Note frames 7 & 8:
This infographic is based on a study done by the USC Annenberg School for Communications & Journalism. The study “examined the gender of all speaking characters and behind the scenes employees on the 100 top grossing fictional films in 2008. A total of 4,370 speaking characters were evaluated and 1,227 above the line personnel.”
UPDATE: It’s official! Tal starts in June.
PREVIOUSLY: Deadline Hollywood is reporting that “that NBC’s head of comedy Jeff Ingold is expected to leave the network, and hot Sony TV comedy executive Tal Rabinowitz is in line to replace him” as EVP. Rabinowitz oversaw the series “The Big C” for Sony and will be joining a network that may lose some of its hottest comedy properties (“The Office” and “30 Rock”) in the coming year. Hopefully the this will influence the hiring of female talent through the ranks. (Via Jezebel)
Paige St. John of the Sarasota Herald-Tribune won the Pulitzer for investigative reporting. ”For her examination of weaknesses in the murky property-insurance system vital to Florida homeowners, providing handy data to assess insurer reliability and stirring regulatory action.”
Ellen Barry (along with colleague Clifford Levy) of the New York Times won for international reporting. ”For their dogged reporting that put a human face on the faltering justice system in Russia, remarkably influencing the discussion inside the country.”
Barbara Davidson of the Los Angeles Times won for feature photography. ”For her intimate story of innocent victims trapped in the city’s crossfire of deadly gang violence.”
Kathleen Gallagher and Alison Sherwood (along with colleagues Mark Johns, Gary Porter and Lou Saldivar) of the Milwaukee Journal won for explanatory reporting. “For their lucid examination of an epic effort to use genetic technology to save a 4-year-old boy imperiled by a mysterious disease, told with words, graphics, videos and other images.”
Amy Ellis Nutt of the Newark Star-Ledger won the Pulitzer for feature writing. “For her deeply probing story of the mysterious sinking of a commercial fishing boat in the Atlantic Ocean that drowned six men.”
Carol Guzy and Nikki Kahn (along with colleague Ricky Carioti) of the Washington Post won for breaking news photography. ”For their up-close portrait of grief and desperation after a catastrophic earthquake struck Haiti.”
1) The host doubles as a writer on each of these shows but we did not include them in the counts.
2) Although Jimmy Kimmel only has one female writer, she is a co-head writer. None of the other shows hosted by men have female head writers.
3) Craig Ferguson’s only female writer is his sister.
TELEVISION: In the 2009-10 prime-time television season, women accounted for 27% of all creators, executive producers, producers, directors, writers, editors, and directors of photography working on situation comedies, dramas, and reality programs airing on the broadcast networks. Women account for…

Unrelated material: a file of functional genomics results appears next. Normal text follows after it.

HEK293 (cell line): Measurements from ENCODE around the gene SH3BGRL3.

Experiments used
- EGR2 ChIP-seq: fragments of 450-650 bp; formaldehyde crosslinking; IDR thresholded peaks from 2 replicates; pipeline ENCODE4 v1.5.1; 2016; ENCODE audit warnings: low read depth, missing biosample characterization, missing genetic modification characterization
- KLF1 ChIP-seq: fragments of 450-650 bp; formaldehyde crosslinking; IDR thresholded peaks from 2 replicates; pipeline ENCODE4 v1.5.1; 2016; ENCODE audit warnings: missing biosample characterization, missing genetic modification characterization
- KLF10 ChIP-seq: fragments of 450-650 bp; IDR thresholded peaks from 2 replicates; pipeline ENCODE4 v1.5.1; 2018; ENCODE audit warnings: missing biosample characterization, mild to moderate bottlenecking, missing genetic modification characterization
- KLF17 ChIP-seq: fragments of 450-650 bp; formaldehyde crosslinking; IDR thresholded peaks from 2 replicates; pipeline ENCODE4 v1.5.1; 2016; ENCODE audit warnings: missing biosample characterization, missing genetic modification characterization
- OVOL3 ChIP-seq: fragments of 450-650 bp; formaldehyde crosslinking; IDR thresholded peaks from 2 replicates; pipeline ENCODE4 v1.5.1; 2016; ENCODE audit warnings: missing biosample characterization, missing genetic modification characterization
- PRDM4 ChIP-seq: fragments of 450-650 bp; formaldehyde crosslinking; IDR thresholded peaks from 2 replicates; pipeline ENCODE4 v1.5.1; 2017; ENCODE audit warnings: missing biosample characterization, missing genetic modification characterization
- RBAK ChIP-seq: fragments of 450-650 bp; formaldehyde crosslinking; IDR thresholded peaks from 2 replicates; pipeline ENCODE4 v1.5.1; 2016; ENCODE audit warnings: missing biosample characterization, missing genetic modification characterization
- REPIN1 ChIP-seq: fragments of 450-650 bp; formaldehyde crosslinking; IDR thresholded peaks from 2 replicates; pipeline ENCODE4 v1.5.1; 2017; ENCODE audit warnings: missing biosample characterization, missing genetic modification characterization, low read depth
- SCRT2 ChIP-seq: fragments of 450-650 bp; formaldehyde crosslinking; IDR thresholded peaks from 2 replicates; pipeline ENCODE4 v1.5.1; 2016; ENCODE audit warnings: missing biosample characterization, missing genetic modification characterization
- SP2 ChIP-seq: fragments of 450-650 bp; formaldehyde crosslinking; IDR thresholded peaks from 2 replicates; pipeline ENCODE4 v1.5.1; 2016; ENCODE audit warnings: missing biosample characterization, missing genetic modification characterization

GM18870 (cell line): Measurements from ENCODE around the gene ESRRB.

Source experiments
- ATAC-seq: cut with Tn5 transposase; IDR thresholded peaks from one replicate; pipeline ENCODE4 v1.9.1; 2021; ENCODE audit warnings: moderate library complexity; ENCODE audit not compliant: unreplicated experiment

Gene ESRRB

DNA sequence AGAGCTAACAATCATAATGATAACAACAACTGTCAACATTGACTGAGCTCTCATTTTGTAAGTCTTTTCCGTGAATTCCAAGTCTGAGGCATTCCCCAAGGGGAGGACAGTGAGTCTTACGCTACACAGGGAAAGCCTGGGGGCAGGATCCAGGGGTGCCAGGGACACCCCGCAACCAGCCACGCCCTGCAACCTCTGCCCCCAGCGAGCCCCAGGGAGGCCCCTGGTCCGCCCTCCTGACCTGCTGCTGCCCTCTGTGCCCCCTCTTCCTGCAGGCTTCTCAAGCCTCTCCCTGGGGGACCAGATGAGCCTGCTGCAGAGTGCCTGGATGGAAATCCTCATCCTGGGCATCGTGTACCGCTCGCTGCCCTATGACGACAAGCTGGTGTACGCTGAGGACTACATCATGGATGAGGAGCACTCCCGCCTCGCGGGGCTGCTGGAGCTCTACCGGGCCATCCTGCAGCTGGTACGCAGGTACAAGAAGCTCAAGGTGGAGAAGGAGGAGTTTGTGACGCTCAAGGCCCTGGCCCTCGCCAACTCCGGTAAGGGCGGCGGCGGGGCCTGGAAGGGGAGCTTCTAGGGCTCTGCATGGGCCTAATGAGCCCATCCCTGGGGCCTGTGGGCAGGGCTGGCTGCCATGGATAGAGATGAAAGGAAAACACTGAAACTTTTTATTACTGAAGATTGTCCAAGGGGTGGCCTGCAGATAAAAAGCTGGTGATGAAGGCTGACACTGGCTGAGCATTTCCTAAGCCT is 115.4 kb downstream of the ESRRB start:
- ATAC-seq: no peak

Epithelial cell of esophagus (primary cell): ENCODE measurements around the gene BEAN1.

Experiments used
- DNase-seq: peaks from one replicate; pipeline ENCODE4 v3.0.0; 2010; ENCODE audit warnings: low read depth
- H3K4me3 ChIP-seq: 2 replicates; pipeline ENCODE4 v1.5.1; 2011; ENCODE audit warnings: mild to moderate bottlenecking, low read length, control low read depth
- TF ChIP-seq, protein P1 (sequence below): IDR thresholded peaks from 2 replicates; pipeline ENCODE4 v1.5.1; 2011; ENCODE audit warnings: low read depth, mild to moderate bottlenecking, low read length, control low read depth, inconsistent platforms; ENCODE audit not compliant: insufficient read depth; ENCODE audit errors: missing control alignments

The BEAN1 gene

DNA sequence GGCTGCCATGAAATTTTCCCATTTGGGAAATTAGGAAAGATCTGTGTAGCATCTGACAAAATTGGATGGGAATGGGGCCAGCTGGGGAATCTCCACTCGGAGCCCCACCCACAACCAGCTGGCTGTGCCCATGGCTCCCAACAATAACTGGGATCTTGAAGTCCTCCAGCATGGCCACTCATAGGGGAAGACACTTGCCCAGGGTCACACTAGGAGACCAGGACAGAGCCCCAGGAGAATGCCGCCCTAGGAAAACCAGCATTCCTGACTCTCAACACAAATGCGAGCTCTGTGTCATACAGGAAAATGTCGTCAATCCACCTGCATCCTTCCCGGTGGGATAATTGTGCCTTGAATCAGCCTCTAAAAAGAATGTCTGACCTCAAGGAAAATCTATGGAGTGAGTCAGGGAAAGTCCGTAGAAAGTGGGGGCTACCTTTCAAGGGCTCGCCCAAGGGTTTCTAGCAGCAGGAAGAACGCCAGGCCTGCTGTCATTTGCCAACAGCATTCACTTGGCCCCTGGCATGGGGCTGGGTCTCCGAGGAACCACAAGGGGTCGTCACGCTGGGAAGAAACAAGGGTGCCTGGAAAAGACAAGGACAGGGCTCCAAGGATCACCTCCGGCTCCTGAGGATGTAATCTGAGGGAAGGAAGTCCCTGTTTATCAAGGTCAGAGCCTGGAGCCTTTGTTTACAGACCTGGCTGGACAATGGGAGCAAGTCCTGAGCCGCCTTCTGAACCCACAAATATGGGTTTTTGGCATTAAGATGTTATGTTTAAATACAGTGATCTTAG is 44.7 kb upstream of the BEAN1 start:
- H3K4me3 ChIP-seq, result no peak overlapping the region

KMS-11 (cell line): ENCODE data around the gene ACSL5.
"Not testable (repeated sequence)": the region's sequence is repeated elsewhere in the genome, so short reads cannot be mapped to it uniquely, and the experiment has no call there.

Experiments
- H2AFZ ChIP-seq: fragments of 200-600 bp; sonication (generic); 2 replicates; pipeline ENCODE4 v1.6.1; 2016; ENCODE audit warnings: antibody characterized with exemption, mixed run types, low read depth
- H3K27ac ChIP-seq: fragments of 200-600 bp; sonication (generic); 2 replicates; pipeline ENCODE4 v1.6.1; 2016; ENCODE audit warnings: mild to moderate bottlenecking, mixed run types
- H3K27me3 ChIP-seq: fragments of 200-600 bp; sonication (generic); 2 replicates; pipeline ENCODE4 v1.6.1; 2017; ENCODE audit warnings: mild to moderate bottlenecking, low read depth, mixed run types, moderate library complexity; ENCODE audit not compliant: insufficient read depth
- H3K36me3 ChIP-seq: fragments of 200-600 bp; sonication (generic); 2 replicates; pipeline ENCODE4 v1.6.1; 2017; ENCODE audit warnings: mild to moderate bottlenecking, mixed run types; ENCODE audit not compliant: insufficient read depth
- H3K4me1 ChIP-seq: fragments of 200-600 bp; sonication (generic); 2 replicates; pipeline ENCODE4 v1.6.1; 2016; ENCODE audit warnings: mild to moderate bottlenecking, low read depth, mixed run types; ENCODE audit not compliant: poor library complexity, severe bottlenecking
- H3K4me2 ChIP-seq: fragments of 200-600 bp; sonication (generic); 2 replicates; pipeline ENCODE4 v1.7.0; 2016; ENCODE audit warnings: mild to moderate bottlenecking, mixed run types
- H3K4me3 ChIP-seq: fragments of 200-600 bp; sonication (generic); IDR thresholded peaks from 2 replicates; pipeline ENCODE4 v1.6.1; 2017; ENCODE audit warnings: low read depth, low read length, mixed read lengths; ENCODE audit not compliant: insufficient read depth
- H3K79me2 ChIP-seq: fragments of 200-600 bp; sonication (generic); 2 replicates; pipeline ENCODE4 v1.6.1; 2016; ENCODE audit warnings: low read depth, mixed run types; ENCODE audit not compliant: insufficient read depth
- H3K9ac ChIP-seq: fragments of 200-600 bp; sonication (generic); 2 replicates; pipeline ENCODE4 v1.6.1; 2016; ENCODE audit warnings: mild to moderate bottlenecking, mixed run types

21% of show creators
22% of executive producers
39% of producers
29% of writers
16% of directors
19% of editors
3% of directors of photography(Martha Lauzen, Boxed In, Center for the Study of Women in Television and Film, San Diego State University) MOVIES: In 2009, women comprised 16% of all directors, executive producers, producers, writers, cinematographers, and editors working on the top 250 domestic grossing films. This represents a decline of 3 percentage points from 2001 and is even with 2008 figures.
Women accounted for 7% of directors
8% of writers
17% of executive producers
23% of producers
18% of editors
2% of cinematographers.
See more at http://www.mediareporttowomen.com/statistics.htm
Women Unequal in Media Jobs Stats:
Only one in four communications/media jobs created between 1990 and 2005 were filled by women. The only area where the share of women increased was in the newspaper industry — the lowest-paid industry in the sector, where many of the women are employed in part-time telephone sales positions.
For full-time workers in the communications/media sector, a gender and race wage gap persists: White men are paid 29 percent more than white women and 46 percent more than women of color.
Among communications companies in the Fortune 500, women comprise just 15 percent of top executives and only 12 percent of board members. To see more, go to: http://www.now.org/issues/media/women_in_media_facts.html#endref6
Entertainment execs love to use the excuse that they don’t hire women because their audience is primarily male, and they need a ‘male voice’. Guess what?…
- In 2009 there were 217 million moviegoers. The total admissions was 1.4 billion dollars.
- Women were 113 million of the moviegoers and bought 55% of the tickets. Men are 104 million of the moviegoers and 45% of the tickets. Women made up 9 million more filmgoers than men. (Motion Picture Association of America)